What do the best vocabulary teachers do? Aspirationally, Part One of Several Posts on the Subject

bagoftricksLast week during dinner, my three year old daughter Tallulah* asked what firm meant.  Joanna and I immediately stumbled through a series of explanations.

Joanna:  Firm is hard.

Caleb:  Not like the table is hard though.  Think of something that’s soft but hard.

Joanna:  Can you think of something that’s firm?

Tallulah left the table to lay on the rug.

Joanna and I stared at each other stumped.  We didn’t think the rug was firm but we had idea how to escape from the lexical hole we’d dug.  Tallulah began to do somersaults.

Despite my pitiful efforts to develop Tallulah’s vocabulary on the fly, Building vocabulary is one of the central joys and challenges of teaching. It’s one of the highest hurdles between our kids and understanding the complex texts they will face.

Building a rich vocabulary doesn’t just give our kids a fancy way to say the same thing they were going to say; an ever-expanding vocabulary allows kids new ways to describe themselves and their experience.  Vague ideas become sharp insights. Burbling pools of feeling can now be shared and understood.  I see this in Tallulah’s day to day development as she finds a new word that leads to a new conception of her universe.

One of our schools is  tackling how to teach vocabulary more effectively.  In order to spread the right practices we examined what the most effective vocabulary teachers (inside and outside our schools) do. The “most effective” tag is based on the kids in their rooms demonstrating an ability to say, spell, define, and most importantly use the word independently in speech and writing.  These observations and ideas have also been hugely influenced by the work of Isabel Beck.  Many thanks to our good friends at KIPP NYC who turned me onto Beck’s work-which is thoughtful and practical.  Here are our early hypotheses:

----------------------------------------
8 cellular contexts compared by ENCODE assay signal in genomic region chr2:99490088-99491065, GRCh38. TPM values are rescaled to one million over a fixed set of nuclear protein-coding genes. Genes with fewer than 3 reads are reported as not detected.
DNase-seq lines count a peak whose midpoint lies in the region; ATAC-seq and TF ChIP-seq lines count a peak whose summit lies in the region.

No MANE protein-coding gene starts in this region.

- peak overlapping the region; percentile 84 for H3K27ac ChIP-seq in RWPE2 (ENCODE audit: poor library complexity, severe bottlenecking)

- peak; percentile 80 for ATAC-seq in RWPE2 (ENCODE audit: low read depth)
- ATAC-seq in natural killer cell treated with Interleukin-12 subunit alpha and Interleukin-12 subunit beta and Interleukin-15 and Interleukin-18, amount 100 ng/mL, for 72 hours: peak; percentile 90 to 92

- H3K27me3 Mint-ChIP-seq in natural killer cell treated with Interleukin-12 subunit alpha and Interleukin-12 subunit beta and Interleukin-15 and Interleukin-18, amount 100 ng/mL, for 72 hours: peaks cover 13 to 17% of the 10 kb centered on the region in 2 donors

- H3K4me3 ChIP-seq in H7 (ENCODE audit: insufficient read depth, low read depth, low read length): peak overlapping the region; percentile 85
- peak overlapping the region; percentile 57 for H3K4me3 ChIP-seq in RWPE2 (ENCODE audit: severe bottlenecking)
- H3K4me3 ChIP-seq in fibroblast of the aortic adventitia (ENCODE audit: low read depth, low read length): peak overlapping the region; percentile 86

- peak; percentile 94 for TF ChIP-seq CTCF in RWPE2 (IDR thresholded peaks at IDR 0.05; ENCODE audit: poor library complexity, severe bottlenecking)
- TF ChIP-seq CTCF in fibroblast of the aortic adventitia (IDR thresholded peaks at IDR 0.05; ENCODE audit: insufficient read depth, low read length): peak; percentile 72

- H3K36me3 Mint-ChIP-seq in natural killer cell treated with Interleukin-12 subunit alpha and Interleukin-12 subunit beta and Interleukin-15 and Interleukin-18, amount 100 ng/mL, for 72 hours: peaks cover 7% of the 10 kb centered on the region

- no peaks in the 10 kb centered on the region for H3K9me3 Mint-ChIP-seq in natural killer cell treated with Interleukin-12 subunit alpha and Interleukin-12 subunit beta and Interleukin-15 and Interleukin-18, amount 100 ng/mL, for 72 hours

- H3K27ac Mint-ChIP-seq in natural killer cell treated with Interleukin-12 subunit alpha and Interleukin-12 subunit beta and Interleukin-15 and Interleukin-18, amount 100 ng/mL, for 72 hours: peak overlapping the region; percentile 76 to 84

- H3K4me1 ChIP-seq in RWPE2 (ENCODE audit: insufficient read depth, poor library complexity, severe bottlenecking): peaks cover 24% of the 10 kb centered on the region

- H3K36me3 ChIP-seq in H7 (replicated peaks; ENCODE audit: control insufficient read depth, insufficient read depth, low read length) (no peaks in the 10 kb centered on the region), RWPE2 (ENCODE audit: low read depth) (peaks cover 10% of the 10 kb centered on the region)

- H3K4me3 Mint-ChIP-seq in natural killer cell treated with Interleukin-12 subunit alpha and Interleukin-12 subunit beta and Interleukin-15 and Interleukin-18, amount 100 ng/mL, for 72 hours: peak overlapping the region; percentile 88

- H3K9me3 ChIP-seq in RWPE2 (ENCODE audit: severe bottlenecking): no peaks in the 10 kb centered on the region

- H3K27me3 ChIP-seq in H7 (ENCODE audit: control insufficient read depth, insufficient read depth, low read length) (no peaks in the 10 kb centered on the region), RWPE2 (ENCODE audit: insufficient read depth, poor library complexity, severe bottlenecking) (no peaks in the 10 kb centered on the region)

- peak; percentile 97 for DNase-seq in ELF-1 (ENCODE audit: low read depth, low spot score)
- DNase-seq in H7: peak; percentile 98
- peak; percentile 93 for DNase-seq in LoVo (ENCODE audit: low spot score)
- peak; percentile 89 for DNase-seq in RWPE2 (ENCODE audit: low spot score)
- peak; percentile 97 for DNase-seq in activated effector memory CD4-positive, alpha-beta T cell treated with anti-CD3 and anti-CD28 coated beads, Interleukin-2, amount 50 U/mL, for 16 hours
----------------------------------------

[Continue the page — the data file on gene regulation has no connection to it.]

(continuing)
Effective Vocabulary Teachers:

Spend more time developing a kid-friendly definition and examples than creating activities.  Most of these highly effective vocabulary teachers had a stable of engaging games and activities (think charades, BINGO, Last KIPPster standing, etc) that they added to periodically but didn’t invest much lesson planning time on.  Instead these super vocabulary teachers used their time to to craft a kid-friendly, intellectually accurate, and honest definition.

Once the definition is built, they spend time writing excellent examples and close confusers or non-examples.  Beck’s very useful advice is to write or find diverse examples of the word’s usage.  Otherwise kids, like the rest of us, tend to latch onto the first example they hear.  The non-examples are essential.  Leaving them out is like fencing half the field and expecting the cows to stay put.

Obsess about cumulative review. Once a word is taught in the highly effective vocabulary teacher’s class it becomes part of the atmosphere.  There are daily quick practices with vocabulary on homework and do nows.  Old vocabulary words are woven into the classroom materials and in one case the teacher uses review of old vocabulary motions as a means of transitioning between activities.  While every teacher has a word wall, the highly effective vocabulary teacher is constantly encouraging/prodding kids to use it.

Give feedback about the usage of the word in speech and writing and make students revise.  The very common activity of having kids write vocabulary sentences can be diamond or rhinestone.  The effective vocabulary teachers give immediate verbal and/or rapidly turned-around written feedback.  These teachers press students to use the accurately and creatively.  For instance:

Teacher:  Let’s hear your sentences for frantic from homework.

Student: The frantic lady walked around the corner.

Teacher: How do I know she’s frantic?

Student: The frantic lady walked quickly around the corner, almost running into me.

Teacher: How do I know she’s frantic and not just excited?

Student Thee frantic lady walked around the corner, almost running into me.  Her eyes were full of fear.

If students derive a definition from context or examples, then the effective vocabulary teacher makes them return and tweak their definition whenever a new usage is encountered.

This list is not definitive.  As we observe great teachers I am sure it will grow.  I have a suspicion  that these teachers have habits of organization, planning, and assessment that will push our whole team forward.  In the coming year we will capture video and other artifacts of these vocabulary maestros.  As always I would welcome comments, questions, and better ideas.

 

 

* Tallulah’s resistance to rules and directions would appear karmic to many of my former students.

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3 Responses to “What do the best vocabulary teachers do? Aspirationally, Part One of Several Posts on the Subject”

  1. teachingbattleground Says:

    Reblogged this on The Echo Chamber.

  2. best vocabulary game Says:

    Thanks for sharing your thoughts about Vocabulary game.
    Regards

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